I know it’s coming but I hope not too soon.
I’m talking about that time when I will have to downsize. Inevitably. Move to a smaller home, or maybe an apartment.
What got me thinking about this was an old lady I met who told me about her mink coat. By old, I mean 90-something. By mink coat, I mean full-length politically incorrect coat that she can’t wear anymore because she’s shrunk so much it drags on the floor, and she now lives in a climate so warm that she’d melt under its weight even in January.
She showed me the coat and told me how proud her late husband had been to be able to save enough to finally buy it for her. I couldn’t help but think about what the coat must have actually cost the family if it was so hard for them to afford it. But she loved having that coat and she loves it still. Even though all it ever does now is catch dust in her closet.
And I thought about how many useless possessions I’ve acquired in my life. Items I love that no one else will care about when I’m gone. Do I really love them? Are they really important? Were they ever? Some day I will have to cut back. On something. And where will I start? And stop?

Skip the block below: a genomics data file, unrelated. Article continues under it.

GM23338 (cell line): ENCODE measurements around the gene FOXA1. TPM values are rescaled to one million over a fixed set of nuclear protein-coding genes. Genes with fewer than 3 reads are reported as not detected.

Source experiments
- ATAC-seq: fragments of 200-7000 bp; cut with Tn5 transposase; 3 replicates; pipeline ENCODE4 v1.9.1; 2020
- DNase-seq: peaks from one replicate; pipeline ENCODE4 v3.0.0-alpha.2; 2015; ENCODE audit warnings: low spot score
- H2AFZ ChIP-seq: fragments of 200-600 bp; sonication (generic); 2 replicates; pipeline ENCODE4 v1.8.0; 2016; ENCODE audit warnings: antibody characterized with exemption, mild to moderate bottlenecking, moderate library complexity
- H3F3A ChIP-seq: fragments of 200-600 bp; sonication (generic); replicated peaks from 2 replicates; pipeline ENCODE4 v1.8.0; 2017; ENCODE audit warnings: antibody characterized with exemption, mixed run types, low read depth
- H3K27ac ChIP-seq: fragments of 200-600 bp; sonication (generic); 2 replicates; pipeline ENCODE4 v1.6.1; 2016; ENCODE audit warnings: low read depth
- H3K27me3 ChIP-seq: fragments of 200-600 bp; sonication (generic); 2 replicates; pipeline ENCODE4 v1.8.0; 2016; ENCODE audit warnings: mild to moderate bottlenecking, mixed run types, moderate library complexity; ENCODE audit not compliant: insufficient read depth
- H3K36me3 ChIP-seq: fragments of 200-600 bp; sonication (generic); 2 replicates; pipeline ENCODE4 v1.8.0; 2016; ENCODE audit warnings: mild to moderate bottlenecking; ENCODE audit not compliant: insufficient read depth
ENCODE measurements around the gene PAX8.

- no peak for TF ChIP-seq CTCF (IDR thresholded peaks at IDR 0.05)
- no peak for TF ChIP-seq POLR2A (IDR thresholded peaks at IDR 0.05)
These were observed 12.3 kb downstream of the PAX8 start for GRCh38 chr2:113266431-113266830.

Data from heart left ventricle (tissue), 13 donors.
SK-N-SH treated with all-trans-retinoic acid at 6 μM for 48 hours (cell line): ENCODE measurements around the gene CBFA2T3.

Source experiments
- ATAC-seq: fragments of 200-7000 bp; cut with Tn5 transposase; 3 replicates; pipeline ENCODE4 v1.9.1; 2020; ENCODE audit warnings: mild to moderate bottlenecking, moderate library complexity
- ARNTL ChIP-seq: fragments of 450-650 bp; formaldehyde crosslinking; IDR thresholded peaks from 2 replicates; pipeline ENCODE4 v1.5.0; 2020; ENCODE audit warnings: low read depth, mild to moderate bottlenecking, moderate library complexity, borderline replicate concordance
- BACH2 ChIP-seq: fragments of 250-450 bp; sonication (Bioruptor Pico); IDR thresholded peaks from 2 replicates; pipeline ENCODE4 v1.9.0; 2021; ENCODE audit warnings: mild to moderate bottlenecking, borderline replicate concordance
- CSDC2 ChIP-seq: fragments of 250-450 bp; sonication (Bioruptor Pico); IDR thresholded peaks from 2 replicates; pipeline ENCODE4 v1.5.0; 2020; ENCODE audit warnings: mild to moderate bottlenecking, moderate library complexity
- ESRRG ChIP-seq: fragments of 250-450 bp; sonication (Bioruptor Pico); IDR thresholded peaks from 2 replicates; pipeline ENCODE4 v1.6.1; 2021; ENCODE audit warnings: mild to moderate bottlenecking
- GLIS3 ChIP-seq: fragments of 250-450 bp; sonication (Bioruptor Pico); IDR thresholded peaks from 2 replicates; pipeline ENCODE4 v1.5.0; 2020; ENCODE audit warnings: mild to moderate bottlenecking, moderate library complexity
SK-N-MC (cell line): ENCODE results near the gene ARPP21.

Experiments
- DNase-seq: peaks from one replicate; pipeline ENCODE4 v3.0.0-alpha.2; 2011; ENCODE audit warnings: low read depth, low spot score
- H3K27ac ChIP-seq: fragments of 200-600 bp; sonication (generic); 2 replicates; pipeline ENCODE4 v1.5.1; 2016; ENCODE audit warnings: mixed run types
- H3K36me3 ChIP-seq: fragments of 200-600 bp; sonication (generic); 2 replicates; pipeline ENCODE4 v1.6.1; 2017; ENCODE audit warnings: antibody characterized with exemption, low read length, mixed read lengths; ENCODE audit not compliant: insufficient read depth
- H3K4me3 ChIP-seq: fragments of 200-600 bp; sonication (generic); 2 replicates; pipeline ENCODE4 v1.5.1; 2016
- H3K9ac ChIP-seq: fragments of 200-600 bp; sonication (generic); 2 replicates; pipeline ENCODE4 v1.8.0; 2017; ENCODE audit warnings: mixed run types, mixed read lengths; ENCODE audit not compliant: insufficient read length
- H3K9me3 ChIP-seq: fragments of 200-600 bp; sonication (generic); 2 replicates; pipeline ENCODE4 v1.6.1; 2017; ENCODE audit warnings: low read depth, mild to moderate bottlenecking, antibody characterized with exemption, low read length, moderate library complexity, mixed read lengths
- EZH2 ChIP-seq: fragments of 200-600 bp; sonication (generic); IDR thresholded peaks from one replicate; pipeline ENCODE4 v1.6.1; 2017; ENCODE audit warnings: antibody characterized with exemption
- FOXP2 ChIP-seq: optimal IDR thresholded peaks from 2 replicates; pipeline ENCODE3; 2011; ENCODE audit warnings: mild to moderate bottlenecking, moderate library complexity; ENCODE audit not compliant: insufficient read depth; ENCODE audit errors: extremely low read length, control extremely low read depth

This is not meant to be a sad story. By realizing that I may need to move on to smaller digs, I’ve come to really appreciate what I have now. To savor the view of the mountains on my daily walk. To think about the things I have: How much do I love them? Could they maybe serve a better purpose if I pass them on to someone else? Now. Or in a year or two, after I’ve loved them for a while longer. I’m less inclined to take what I have for granted. I know how lucky I am. And when I find a sweater I haven’t worn for five years I no longer think that maybe I’ll wear it some day. I think: someone can use this now. I can give a gift that costs me nothing and would mean a lot to someone else.
Maybe this is part of growing up. Or growing old. However you want to look at it. But it makes me more happy than sad. It’s a good new chapter.
Norma Libman is a journalist and lecturer who has been collecting women’s stories for more than twenty years. You can read the first chapter of her award-winning book, Lonely River Village, at NormaLibman.com.